A few years ago I joined two different Facebook groups that serve as a forum for parents of college kids (or soon-to-be college kids). One is a general group, and the other is specific to my kid’s school. I find one particularly helpful and the other, well, not so much.
You wouldn’t believe how many perfect kids are in the one group, how many secrets are shared under the guise of privacy (in this growing group of more than one hundred thousand members), and how much judgement erupts on any side of an issue when the poster describes a situation or–heaven help us–asks for advice. I rarely participate, but neither can I seem to disconnect from it. Very occasionally have I gleaned useful information, but even then it was about an issue unrelated to the central focus of the group. Mostly I turn away from my screen shaking my head; I don’t want to add my two cents because it just adds to the confusion.
Posts in the other group typically revolve around logistics questions, advice, and useful information. How does the move-in process work? Where can I order a birthday cake to be delivered to my kid? What’s the best service to use for summer shipping/storage? I’ll be on campus next weekend for a visit–does anyone want to connect? It’s not ALL business, but neither is it weighed down by too much “other stuff.” It’s useful, and I’m happy to contribute when I have information I think others could use.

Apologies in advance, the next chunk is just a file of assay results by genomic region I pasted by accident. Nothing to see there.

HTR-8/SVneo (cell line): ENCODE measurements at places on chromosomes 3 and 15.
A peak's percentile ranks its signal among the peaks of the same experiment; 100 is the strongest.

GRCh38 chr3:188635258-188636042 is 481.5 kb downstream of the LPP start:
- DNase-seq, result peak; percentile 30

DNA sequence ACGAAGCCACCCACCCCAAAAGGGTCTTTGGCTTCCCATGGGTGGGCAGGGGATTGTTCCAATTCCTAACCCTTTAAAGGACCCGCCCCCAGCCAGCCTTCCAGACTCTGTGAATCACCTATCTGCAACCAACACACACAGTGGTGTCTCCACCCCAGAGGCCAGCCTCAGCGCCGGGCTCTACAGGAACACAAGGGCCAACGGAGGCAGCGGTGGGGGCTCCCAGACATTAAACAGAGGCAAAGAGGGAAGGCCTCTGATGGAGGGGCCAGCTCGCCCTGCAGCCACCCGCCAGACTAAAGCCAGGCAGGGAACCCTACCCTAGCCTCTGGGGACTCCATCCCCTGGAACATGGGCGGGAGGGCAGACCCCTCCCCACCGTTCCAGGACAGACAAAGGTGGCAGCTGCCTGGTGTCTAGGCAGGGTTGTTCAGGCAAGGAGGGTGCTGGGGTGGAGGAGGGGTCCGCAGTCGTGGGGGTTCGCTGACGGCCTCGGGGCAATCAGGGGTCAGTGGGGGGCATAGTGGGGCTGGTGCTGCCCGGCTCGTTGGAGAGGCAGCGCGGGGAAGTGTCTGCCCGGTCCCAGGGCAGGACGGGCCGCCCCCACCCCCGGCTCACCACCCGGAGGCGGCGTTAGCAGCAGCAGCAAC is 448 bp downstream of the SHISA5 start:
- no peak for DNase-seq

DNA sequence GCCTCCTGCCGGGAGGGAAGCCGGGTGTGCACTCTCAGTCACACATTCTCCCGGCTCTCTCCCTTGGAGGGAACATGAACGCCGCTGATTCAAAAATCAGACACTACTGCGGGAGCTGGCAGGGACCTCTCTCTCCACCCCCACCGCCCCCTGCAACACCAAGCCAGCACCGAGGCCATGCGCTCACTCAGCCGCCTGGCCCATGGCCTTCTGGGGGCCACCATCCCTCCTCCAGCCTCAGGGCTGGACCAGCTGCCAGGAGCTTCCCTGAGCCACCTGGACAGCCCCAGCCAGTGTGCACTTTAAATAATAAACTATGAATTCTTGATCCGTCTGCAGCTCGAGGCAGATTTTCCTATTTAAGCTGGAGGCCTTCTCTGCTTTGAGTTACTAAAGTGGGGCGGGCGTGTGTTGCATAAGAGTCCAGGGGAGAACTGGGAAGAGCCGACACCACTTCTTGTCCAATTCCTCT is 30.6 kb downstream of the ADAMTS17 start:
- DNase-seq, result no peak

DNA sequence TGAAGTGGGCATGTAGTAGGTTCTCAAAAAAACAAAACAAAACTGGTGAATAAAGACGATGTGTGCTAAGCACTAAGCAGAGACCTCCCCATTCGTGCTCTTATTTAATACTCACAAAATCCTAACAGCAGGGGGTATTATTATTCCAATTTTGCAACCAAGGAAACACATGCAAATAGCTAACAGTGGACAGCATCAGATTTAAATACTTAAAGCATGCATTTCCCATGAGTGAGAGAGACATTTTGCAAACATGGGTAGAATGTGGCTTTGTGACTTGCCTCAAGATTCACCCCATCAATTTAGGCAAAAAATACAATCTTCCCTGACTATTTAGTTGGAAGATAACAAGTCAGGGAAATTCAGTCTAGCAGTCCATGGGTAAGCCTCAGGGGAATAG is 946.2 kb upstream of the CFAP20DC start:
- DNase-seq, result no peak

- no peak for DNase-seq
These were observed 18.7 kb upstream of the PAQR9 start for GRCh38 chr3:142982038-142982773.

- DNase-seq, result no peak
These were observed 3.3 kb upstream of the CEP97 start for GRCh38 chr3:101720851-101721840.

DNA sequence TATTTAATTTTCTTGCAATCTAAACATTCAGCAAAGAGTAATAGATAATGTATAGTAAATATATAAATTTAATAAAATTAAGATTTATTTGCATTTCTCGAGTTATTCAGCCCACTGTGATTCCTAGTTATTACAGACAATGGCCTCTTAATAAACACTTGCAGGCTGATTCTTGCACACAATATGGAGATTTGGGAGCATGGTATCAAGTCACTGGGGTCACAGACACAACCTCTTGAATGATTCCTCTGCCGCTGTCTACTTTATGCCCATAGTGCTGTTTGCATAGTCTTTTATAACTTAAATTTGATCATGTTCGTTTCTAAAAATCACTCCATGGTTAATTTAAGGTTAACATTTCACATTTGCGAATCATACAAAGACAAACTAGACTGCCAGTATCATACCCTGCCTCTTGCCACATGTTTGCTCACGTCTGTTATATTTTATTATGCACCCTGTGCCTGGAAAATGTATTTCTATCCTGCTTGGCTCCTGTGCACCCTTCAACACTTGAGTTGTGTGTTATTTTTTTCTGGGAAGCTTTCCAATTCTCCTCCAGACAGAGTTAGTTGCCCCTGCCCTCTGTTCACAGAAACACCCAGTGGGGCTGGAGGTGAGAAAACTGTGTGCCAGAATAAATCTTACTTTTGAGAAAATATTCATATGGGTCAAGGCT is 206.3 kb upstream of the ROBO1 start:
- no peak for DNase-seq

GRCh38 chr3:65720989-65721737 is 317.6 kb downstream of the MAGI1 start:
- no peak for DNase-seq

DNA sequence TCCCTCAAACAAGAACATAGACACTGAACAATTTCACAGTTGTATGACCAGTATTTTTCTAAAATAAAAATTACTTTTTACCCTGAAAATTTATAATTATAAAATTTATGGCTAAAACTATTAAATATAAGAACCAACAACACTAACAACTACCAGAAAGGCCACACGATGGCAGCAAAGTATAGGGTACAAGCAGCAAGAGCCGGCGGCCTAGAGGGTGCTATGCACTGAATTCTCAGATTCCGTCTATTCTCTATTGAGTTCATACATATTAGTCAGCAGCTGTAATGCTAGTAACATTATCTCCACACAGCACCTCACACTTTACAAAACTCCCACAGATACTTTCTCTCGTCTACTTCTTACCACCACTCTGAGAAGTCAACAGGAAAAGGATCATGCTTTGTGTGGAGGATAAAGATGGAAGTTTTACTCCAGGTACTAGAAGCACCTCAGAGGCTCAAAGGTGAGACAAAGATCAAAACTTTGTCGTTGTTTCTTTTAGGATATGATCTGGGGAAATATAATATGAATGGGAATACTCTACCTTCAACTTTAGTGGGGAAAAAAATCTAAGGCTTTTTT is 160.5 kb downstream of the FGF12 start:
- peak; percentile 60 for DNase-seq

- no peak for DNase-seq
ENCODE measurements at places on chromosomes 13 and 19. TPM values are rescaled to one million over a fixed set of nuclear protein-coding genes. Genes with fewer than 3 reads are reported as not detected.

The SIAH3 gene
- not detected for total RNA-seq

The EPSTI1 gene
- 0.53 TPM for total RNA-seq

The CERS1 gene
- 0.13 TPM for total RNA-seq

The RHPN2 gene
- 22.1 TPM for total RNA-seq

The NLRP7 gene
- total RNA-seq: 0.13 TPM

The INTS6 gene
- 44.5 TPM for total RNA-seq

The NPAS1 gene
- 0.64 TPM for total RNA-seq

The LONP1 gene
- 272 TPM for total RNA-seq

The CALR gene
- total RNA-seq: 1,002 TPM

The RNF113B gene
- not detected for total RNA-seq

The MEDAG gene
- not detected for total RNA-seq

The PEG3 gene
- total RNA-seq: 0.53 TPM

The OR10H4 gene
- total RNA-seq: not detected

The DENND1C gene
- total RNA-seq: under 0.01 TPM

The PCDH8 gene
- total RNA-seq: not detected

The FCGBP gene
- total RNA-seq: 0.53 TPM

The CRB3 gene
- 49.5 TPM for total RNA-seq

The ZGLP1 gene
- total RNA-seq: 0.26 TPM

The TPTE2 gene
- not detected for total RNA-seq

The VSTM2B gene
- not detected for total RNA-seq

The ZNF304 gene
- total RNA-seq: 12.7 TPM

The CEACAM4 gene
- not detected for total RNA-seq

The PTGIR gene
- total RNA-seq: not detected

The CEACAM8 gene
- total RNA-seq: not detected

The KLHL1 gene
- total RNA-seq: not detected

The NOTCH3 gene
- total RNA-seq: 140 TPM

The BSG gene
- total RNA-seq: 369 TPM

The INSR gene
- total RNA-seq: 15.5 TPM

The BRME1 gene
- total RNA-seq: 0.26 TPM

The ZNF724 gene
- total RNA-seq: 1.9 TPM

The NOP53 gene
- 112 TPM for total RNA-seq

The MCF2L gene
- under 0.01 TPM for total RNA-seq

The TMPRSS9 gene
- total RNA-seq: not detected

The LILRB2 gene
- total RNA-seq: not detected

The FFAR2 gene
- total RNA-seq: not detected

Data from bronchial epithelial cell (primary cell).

So what’s the difference? We’re using the same social media tool for both, but one group is much better than the other. (Note: I’ll admit that LOTS of people seem to love the group I find less useful. When I say one is better than the other, that is completely MY opinion. It’s better for ME.)
The answer is simple: it’s in the way that you use it. [Cue Eric Clapton.] One group is so big that it arguably loses the value of specificity. Comments on a single post often run in the thousands; how do you find the nugget of critical info in that? Who has the time, especially when there are hundreds if not thousands of posts per day? The parameters for this group are pretty broad, too. If you can make a general connection to the purpose, any topic is fair game. e.g. I’m the mom of a college kid and I have a bunion. What should I do about it? Oh, you have a college kid? Go ahead and ask that question here, no matter that it doesn’t have one whit to do with your kid or college! The group is too big and amorphous. It’s losing sight of its original purpose.
The other group is limited to parents with kids in this particular institution, so all our questions and posts revolve around a specific, common interest. There is certainly a broad range of topics within it, but the lines back to the original purpose remain pretty clear. People stay on track, and we all appreciate the camaraderie. I think you’ve already surmised that I find this group infinitely more valuable than the other.
The broader lesson here? Define your purpose and stick to it. You dilute your usefulness when you let yourself get pulled in too many directions. Any tool just serves as a medium. How you use it defines its value.
PS–I finally ditched the less useful group about a year ago. Stay tuned for a future post about the reason.
I’ve always said that if you try to be all things to all people (which happens so much in my world) that you are nothing to anybody. Hence our single issue focus.